under our bridges on the Des Moines river, this fleet can take 500 tons
of this stuff to Chicago, at two dollars per ton, and get a profit out
of he trip not less than $500. Here
is a margin of four dollars per ton.
An extra charge of that amount, and the people, the consumers,
are paying it. There is no
doubt about that. The bulk
of the freight in this country is hauled east and west, and the rates
are much higher than in other directions, and it has always appeared
strange to me, that the people of Burlington and other cities between
Davenport and St. Louis, have not used the water route and the boats to
and from Chicago. They have
the choice of two routes. One
via Rock Island, then the Hennepin and Ohio and Michigan canals to
Chicago, a distance from the Mississippi river of but 157 miles.
These two canals have a stationary stage of seven feet of water,
and with the low deck canal, steamers and barges it is clear sailing.
One of these steamers and two of the barges,
loaded to 5 feet,
carry 500 tons, and they are being successfully operated on the Illinois
river and the old canal between Chicago and interior points, giving the
people along these two waterways the benefits of cheap transportation.
The second route is up the Illinois river and on thro the Ohio
and Michigan canal to Chicago. With
a proper equipment of steamers and barges a large business could be done
on both of these waterways. The
government and the state of Illinois have spent a large sum of money on
these canals, and are maintaining them, and the people should use them.
It is not generally known, but the US Engineers along the upper
Mississippi river have a standing order from the War Department to go on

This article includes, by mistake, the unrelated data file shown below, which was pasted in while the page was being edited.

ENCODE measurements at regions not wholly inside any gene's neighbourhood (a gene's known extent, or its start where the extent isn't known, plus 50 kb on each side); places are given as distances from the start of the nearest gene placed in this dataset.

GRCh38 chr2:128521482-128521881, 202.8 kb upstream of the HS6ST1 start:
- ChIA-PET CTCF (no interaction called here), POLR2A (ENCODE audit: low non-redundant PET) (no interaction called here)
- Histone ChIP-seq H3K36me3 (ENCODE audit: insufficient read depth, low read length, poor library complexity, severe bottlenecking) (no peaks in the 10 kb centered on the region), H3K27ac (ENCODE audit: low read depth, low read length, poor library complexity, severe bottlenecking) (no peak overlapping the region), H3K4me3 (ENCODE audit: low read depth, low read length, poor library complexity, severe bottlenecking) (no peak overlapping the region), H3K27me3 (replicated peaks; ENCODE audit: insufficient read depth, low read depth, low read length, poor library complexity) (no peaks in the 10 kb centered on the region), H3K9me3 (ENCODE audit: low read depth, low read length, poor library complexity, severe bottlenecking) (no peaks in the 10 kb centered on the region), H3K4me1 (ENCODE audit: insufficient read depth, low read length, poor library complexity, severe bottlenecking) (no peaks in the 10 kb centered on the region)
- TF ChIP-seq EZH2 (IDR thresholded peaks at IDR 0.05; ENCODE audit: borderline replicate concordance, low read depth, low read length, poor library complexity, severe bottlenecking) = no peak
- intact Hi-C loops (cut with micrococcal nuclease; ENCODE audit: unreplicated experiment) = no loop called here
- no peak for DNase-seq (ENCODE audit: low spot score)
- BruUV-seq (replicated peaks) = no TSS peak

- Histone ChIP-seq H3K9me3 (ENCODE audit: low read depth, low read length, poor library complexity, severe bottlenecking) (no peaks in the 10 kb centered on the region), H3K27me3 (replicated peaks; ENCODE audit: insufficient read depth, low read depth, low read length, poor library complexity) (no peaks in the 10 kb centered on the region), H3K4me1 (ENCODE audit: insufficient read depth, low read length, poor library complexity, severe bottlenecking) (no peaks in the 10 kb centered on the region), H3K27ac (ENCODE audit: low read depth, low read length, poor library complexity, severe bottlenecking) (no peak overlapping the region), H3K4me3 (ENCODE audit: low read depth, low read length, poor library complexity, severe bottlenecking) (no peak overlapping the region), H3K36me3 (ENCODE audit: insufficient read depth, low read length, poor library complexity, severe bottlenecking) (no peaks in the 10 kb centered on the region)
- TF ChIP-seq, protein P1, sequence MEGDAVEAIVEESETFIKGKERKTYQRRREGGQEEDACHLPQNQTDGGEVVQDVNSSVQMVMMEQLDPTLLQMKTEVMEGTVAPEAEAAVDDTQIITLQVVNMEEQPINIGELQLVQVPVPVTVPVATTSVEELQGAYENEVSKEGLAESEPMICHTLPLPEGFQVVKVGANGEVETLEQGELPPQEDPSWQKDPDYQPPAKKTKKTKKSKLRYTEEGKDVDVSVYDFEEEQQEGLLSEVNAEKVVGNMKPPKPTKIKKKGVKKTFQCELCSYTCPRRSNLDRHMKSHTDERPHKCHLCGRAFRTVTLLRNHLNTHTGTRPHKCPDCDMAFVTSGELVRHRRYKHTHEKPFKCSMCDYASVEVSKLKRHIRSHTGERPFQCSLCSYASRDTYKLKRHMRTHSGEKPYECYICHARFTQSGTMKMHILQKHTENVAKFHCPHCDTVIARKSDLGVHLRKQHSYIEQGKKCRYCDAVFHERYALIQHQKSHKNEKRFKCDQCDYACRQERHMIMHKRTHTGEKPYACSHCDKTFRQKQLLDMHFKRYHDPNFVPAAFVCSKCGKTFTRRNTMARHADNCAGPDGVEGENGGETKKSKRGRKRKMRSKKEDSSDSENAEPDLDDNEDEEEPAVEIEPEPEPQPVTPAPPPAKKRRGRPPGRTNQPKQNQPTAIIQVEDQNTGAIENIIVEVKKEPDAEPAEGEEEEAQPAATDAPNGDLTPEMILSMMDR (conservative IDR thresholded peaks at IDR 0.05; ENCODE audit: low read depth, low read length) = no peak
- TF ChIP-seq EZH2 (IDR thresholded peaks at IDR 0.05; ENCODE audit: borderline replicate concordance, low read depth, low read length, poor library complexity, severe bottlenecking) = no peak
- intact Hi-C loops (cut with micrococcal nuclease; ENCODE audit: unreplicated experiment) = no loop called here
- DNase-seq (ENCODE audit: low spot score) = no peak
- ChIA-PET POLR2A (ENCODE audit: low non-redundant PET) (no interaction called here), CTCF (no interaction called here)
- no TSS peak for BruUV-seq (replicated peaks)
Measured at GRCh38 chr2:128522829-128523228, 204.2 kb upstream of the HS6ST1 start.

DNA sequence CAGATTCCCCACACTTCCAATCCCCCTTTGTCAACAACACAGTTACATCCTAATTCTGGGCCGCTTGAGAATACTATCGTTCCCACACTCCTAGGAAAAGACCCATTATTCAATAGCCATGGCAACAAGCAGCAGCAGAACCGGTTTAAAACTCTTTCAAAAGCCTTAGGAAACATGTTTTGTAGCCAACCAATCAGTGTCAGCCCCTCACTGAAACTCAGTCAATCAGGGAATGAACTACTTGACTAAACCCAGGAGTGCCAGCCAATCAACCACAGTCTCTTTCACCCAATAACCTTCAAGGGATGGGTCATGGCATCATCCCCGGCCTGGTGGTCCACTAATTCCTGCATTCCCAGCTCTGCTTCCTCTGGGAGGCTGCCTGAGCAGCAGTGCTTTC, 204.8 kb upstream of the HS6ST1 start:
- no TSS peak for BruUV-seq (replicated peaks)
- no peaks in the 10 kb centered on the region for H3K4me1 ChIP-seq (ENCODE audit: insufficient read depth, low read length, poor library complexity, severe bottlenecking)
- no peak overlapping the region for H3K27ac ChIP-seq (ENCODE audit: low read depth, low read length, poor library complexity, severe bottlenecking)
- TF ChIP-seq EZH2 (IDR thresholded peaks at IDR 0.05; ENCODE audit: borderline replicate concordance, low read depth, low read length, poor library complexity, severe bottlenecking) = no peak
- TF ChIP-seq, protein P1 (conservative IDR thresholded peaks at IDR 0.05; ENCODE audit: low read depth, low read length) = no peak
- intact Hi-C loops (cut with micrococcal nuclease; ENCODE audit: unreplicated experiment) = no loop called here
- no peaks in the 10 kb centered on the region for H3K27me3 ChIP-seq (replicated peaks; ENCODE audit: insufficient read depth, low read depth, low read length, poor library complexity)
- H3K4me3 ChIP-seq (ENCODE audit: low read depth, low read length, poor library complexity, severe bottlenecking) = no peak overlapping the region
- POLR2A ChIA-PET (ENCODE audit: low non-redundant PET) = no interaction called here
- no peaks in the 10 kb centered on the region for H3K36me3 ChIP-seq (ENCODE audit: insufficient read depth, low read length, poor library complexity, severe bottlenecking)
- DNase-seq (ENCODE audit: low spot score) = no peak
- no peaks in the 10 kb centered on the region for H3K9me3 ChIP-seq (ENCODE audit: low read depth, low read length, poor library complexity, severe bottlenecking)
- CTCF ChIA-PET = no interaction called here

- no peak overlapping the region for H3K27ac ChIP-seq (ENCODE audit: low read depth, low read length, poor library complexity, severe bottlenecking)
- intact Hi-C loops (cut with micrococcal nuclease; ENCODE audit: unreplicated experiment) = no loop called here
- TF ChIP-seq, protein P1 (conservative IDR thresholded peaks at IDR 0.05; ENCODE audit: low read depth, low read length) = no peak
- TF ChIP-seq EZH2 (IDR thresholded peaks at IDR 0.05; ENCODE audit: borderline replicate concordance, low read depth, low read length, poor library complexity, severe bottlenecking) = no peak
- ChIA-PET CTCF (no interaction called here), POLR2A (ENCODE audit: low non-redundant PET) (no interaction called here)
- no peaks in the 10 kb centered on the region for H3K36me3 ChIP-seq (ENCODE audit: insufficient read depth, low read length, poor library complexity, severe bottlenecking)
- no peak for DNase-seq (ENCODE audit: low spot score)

with the work of river improvement until they create a six foot channel,
six feet during the dry months, or low water period.
This they are doing, increasing the depth of the channel each
year. The boats are also
coming back to the upper river. The
Blair company, the Streckfus Company, and others, have invested
their money in boats, and are making an effort for the restoration of
water transportation. The
government and the steamboat men are doing their part of it, and the
time, has now arrived when the people of the river cities should show
some interest in the movement. It
will certainly pay them to assist the present movement in every possible
way for with them it is a matter of dollars and cents.
The cities, in their official capacity, should at once provide
suitable landing places for the boats.
Improve their river fronts and make them attractive.
And the people, the consumers who pay the freight bills should
urge their merchants to patronize the boats.
Give them at least a portion of the freight, which I shipped in
and out of the cities. By so
doing, he merchant can then afford to make lower prices to his
customers, and all will receive some benefit from the cheap water
steamboat men have not returned to the river as a matter of pleasure,
not for the benefit of their health, but are there for business.
If you patronize them, as you should do, they will remain with
you, and largely reduce your expense accounts.
If the people take no interest in the movement, t can only result
in a repetition of history. The
boats will leave the river, as they did in the 80’s.
Knowing that it will prove of great benefit to the people, I want
to see the present movement to use the waterways successful.
Do not listen to the short water story and other tales of woe. If
no work is done on them, the rivers can be navigated now, as they were
for 30 or 40 years before in the long ago.
Provide good landing and furnish the business, and the steamboat
men will do the rest of it. Capt
Walter Blair demonstrated the navigation part of it, by operating
his fleet of light draft steamers all thro two seasons, during the
lowest stage of water ever known on the upper Mississippi river.